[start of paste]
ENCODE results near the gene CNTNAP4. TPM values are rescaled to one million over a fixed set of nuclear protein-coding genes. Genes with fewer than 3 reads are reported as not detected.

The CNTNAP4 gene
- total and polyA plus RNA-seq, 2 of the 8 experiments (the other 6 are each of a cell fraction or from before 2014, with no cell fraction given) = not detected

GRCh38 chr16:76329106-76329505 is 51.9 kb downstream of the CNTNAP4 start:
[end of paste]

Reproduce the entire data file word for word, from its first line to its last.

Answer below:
ENCODE results near the gene CNTNAP4. TPM values are rescaled to one million over a fixed set of nuclear protein-coding genes. Genes with fewer than 3 reads are reported as not detected.

The CNTNAP4 gene
- total and polyA plus RNA-seq, 2 of the 8 experiments (the other 6 are each of a cell fraction or from before 2014, with no cell fraction given) = not detected

GRCh38 chr16:76329106-76329505 is 51.9 kb downstream of the CNTNAP4 start: